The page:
Are you a crime victim who is interested in attending a court proceeding? Or, are you a family member of a crime victim, or even the accused who has a court date coming up?
If you are any of these individuals, or if you’re simply interested in attending a court hearing you may be curious to know, “Can the public attend court hearings?”
In Texas, the grand jury proceedings are not only “secret” in nature, but they are not open to the public. However, the trials themselves in all Texas courts are open to the public, with the exception of some juvenile proceedings.
When it comes to certain juvenile court hearings, it’s at the discretion of judges to decide whether they will be open to the public or not. Sometimes, a judge will prohibit the public from attending a juvenile hearing, specifically when the child is under the age of 14 and the judge feels it’s in the child’s best interests to prohibit the public from attending.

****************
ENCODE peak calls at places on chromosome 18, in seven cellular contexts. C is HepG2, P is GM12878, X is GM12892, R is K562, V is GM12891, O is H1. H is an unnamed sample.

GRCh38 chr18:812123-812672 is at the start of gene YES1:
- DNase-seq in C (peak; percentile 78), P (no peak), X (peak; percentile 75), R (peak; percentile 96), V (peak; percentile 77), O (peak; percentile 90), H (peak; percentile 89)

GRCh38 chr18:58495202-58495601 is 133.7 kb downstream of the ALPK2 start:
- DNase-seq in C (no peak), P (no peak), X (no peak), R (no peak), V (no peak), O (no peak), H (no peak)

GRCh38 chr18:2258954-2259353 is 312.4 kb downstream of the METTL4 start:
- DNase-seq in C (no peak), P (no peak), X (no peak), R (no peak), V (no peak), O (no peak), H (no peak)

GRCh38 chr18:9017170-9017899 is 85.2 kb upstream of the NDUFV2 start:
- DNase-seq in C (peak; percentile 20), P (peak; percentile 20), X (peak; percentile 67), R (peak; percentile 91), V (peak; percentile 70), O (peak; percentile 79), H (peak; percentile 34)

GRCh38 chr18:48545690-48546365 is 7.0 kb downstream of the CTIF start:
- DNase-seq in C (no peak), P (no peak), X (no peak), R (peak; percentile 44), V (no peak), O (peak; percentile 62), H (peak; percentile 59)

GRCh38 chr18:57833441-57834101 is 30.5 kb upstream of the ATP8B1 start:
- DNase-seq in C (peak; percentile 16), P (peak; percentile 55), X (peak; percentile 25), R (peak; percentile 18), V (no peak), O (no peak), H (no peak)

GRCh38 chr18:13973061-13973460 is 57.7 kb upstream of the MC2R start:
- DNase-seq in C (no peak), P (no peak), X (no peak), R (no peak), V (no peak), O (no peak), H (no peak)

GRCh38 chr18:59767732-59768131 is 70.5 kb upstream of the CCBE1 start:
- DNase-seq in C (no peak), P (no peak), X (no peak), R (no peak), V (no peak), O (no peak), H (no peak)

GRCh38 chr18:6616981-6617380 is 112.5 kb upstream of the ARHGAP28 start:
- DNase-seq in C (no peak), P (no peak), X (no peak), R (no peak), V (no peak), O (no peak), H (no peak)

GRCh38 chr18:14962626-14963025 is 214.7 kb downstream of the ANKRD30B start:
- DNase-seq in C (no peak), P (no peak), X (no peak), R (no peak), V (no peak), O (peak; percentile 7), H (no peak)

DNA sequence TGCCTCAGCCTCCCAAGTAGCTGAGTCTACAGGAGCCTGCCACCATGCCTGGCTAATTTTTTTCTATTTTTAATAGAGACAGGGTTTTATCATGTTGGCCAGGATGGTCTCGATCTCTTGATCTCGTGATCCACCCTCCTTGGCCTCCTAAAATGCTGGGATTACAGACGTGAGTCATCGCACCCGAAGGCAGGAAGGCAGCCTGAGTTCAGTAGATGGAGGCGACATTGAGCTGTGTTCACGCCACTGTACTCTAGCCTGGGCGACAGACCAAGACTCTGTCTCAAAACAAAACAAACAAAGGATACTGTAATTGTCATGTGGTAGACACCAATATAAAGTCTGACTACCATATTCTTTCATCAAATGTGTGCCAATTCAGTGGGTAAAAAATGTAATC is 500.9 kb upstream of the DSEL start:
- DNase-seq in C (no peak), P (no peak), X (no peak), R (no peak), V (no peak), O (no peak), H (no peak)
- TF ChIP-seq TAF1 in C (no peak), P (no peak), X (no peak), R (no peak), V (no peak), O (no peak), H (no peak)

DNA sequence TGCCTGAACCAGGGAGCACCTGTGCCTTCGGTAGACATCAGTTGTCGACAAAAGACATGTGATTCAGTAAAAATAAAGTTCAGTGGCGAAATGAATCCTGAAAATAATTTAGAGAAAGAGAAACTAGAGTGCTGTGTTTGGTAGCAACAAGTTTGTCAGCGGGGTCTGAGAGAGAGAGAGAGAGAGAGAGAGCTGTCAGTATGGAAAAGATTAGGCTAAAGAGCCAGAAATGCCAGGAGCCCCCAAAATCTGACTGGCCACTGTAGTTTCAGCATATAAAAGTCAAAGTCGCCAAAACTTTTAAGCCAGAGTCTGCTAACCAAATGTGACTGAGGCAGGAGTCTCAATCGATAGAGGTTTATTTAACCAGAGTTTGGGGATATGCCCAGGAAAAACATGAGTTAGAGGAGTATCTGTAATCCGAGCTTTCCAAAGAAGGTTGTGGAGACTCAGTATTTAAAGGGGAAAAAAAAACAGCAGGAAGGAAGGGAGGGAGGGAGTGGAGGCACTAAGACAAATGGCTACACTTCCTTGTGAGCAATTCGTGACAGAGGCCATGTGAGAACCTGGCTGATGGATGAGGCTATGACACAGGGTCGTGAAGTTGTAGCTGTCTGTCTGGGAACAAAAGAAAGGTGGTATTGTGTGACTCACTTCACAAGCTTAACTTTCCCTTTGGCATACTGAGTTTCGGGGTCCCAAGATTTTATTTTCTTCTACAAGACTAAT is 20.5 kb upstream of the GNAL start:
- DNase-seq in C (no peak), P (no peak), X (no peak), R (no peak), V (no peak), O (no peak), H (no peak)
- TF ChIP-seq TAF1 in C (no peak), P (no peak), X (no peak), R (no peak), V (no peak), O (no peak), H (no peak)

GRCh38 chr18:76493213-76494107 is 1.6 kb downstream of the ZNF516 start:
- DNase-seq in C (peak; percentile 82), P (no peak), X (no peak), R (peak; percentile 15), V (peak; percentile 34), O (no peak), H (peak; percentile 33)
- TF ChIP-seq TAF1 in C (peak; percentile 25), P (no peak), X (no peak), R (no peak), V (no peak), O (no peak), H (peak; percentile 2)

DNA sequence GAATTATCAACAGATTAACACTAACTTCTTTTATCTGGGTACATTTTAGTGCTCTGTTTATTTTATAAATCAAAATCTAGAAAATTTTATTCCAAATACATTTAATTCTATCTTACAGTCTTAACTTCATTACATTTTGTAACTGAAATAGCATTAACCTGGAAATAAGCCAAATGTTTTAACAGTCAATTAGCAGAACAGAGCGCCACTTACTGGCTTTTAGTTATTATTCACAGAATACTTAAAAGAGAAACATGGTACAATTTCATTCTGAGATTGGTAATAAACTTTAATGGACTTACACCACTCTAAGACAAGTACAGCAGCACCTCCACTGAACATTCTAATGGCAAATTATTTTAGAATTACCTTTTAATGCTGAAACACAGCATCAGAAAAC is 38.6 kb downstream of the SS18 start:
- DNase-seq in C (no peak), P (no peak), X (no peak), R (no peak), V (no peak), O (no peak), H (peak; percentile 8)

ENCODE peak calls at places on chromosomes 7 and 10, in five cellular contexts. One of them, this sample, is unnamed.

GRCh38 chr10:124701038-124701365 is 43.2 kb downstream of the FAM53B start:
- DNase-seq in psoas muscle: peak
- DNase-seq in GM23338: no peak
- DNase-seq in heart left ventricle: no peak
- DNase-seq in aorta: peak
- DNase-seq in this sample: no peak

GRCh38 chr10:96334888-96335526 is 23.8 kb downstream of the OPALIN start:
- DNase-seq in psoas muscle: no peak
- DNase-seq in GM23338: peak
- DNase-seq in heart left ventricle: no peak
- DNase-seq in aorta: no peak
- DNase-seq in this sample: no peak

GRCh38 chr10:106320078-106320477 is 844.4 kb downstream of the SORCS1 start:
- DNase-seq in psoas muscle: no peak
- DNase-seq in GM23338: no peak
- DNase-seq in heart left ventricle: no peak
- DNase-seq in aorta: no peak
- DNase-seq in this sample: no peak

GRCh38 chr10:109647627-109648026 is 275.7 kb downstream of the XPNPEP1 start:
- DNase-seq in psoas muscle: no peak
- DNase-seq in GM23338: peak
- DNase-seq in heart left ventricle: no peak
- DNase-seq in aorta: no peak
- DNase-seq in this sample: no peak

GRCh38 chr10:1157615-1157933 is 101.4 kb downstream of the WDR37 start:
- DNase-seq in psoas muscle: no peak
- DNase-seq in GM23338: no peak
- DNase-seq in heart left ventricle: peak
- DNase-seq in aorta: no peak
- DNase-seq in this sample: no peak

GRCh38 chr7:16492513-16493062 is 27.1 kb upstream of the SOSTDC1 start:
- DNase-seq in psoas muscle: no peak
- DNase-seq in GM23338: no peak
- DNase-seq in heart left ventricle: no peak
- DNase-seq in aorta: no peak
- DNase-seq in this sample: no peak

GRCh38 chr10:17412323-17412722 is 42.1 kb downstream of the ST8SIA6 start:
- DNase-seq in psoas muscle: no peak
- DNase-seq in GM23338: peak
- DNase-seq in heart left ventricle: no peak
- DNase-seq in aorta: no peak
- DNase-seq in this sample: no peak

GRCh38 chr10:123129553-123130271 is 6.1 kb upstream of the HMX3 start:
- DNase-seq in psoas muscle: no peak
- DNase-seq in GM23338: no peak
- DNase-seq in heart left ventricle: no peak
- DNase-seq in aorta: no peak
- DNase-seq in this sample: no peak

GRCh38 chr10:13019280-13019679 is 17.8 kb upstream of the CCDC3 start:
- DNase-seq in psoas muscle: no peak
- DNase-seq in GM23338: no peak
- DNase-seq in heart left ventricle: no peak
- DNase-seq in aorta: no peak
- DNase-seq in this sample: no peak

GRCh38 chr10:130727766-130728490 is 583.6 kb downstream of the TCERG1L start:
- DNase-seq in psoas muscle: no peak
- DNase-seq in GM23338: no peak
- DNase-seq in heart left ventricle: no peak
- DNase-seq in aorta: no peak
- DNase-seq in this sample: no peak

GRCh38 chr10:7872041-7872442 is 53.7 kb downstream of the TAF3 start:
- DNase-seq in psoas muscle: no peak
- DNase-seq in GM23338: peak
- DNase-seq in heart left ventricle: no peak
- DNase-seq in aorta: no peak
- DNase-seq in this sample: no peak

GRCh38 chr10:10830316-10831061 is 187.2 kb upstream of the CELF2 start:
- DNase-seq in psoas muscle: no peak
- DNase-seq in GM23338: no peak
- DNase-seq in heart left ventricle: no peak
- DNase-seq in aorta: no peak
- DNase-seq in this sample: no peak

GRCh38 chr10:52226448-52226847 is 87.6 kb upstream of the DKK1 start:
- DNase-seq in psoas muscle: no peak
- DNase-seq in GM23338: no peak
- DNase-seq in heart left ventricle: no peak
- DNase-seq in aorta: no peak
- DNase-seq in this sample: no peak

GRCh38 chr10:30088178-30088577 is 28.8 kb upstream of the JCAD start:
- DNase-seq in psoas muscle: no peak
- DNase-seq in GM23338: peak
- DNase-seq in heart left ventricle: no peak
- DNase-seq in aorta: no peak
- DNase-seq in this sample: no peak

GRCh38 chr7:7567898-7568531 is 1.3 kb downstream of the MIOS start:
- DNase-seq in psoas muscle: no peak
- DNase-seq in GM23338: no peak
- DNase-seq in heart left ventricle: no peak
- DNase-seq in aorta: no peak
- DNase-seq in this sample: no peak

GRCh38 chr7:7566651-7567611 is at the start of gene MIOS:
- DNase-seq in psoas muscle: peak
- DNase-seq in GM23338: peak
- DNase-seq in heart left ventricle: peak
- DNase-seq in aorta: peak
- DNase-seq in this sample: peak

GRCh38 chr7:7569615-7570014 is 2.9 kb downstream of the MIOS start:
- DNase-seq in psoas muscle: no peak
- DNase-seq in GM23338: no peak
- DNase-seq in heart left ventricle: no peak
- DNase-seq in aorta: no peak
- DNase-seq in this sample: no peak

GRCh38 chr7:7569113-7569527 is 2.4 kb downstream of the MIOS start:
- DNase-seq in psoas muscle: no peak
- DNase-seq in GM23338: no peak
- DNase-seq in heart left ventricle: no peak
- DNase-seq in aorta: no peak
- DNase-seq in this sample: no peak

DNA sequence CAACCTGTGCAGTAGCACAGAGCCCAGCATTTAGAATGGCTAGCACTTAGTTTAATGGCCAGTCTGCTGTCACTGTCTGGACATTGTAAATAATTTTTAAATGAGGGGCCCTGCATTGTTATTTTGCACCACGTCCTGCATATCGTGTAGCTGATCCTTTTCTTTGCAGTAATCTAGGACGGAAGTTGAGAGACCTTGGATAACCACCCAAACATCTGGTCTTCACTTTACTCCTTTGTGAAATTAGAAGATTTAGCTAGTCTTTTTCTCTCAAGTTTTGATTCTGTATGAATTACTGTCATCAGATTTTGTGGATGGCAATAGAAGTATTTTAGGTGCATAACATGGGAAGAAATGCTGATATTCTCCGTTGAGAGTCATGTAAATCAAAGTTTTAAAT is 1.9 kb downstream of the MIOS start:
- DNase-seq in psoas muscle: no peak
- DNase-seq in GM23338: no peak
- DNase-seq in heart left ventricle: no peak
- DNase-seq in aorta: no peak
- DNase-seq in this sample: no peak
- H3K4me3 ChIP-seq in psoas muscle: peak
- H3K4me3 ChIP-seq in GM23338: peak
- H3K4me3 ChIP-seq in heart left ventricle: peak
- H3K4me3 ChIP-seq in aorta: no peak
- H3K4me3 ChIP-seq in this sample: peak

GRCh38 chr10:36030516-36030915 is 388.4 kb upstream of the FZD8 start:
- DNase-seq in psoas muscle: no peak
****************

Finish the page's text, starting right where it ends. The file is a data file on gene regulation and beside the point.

The ‘Rule’ About Witnesses
Sometimes, witnesses are not allowed to hear the testimony of other witnesses. Under “the rule,” the court may elect to bar a witness from hearing another witness’ testimony. The rule can apply to any witness in a criminal hearing, with the exception of the criminal defendant.
Under “the rule,” the court may prohibit witnesses from talking to each other about a case, but they can speak to the attorneys involved in the case. Going further, witnesses can be prohibited from reading, watching, listening to, or commenting on anything about the case while the trial is pending in the courts.
Usually, the rule does not apply to the victims in a case, unless the court feels the victim’s testimony could be materially affected by him or her hearing others’ testimony during the trial.